Our highly esteemed and beloved Friend, Gergely Márk, has passed away in November 2012. His work spanned over fifty years, during which time he brought to life over 800 Hungarian rose varieties.
His entire life was devoted to evaluating and breeding rose varieties. He was a man of iron will and of deep historical and literary erudition, stubbornly persevering but showing extensive expertise, plus he had an excellent sense of humour. His work is a worthy continuation of Hungarian rose breeding traditions, as represented by Mihály M. Horváth, Rudolf Geschwind and the Mühle brothers.
After graduating from the University of Agricultural Sciences of Budapest in 1950, Gergely Márk worked at the Horticultural Research Institute of Budapest. Simultaneously with his rose breeding activities, this is where he established one of the largest rose gardens of Europe of those times. From his retirement in 1981, he continued his work almost entirely from his own resources in his own garden, the Garden of Hungarian Roses, located in Törökbálint, near Budapest. His roses received international recognition on several occasions. For instance, his hybrid tea rose ’Budatétény’ won the gold medal at the “Internationale Gartenausstelung” (IGA) in Hamburg in 1963 for its novel, peachy, yellowish-red colour, while ‘Saint Elizabeth of Hungary’ won the gold medal in Rome in 2000 in the category of climber and park roses.
Gergely Márk also wrote several scientific publications. His book, “Die Rose”, published by VEB Landwirtschaftsverlag, Berlin in 1962, won a silver medal in Paris in 1964. His lexical work, the “Book of Hungarian Roses”, was published in 2004 in Hungarian by Mezőgazda Kiadó in Budapest.
Over 80% of his rose varieties were created exclusively on open ground and thus are well adapted to extreme Hungarian climatic and weather conditions. Several of them are well suited to decorating public parks as well.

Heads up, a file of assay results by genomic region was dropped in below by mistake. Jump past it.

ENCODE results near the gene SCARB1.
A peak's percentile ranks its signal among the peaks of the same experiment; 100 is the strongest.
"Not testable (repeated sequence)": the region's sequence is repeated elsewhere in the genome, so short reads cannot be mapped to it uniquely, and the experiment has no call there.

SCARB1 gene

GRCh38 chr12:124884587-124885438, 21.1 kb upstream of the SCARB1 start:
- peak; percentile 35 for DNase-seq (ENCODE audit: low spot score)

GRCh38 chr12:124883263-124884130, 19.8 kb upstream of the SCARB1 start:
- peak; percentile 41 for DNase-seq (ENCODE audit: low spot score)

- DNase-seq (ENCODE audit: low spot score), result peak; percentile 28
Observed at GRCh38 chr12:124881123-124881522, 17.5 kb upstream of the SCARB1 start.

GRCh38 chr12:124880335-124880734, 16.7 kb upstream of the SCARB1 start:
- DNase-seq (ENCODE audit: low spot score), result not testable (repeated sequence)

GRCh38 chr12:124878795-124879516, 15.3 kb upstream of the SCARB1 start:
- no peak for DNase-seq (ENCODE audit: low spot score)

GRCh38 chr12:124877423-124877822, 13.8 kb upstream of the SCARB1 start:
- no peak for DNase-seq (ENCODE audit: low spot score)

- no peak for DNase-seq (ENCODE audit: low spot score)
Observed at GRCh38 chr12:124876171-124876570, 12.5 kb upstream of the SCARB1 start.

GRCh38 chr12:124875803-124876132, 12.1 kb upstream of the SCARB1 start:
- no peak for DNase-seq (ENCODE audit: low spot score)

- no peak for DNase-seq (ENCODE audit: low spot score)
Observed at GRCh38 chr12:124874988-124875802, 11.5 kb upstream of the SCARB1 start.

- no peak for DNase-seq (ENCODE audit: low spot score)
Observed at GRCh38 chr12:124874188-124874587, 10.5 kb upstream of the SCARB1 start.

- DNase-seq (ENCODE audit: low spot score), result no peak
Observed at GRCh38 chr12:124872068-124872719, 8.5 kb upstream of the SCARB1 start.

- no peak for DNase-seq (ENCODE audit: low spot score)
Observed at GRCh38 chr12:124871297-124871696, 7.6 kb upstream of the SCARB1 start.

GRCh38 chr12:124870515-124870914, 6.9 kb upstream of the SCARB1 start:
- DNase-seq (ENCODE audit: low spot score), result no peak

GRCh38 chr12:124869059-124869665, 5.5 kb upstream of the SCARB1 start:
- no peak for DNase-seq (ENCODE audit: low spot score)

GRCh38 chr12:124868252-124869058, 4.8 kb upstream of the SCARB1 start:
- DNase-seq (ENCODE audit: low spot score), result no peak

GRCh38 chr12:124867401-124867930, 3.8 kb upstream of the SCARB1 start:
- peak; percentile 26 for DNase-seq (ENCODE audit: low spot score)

The proportion of Hungarian roses that show above average frost resistance, their long blossoming periods, the intensity of the petals’ colour effects and the frequency of the stamen being visible, are all worthy of note. These characteristics are frequently accompanied by a pleasant scent. ‘Saint Elizabeth of Hungary’, Gergely Márk’s gold medallist rose, meets the above criteria to the greatest extent. This rose has deservedly achieved increasing popularity in the course of the last few years even beyond the borders of Hungary. It is to be found not only in private collections, but also in several well known public rose gardens throughout Europe. This rose has even found its way to Japan, Canada and the U.S.
Gergey Márk received a number of distinguished State and professional awards for his work. But the fact that the number of public rose gardens preserving Márk rose varieties has been increasing for the past few years can be viewed as the greatest recognition of his life’s work. In addition, the initiative to ensure the survival of Márk roses is moving forward in a promising way. Several hundred Márk varieties were propagated successfully on new grounds in 2012. This autumn some German private gardens also accepted a few Márk varieties for the purpose of preserving them. Although the survival of the Márk legacy is far from secure, we are hopeful that the greatest possible number of Márk roses will live on for our descendants. And thus the purpose of Gergely Márk’s life may be achieved, or as he put it into words: “I strive to make the world more beautiful with my roses. To the joy of people.”
A Márk documentary film, which has also won a gold medal since, was finished and presented on 27 October 2012, Gergely Márk’s 89th birthday, as a result of its creators’ selfless labour. Its title is “The Rose Man”. The memory of “The Rose Man”, the modest, persevering and loyal friend will live on in our hearts with deep gratitude and thankfulness.
Photo and text by Eva Kigyóssy-Schmidt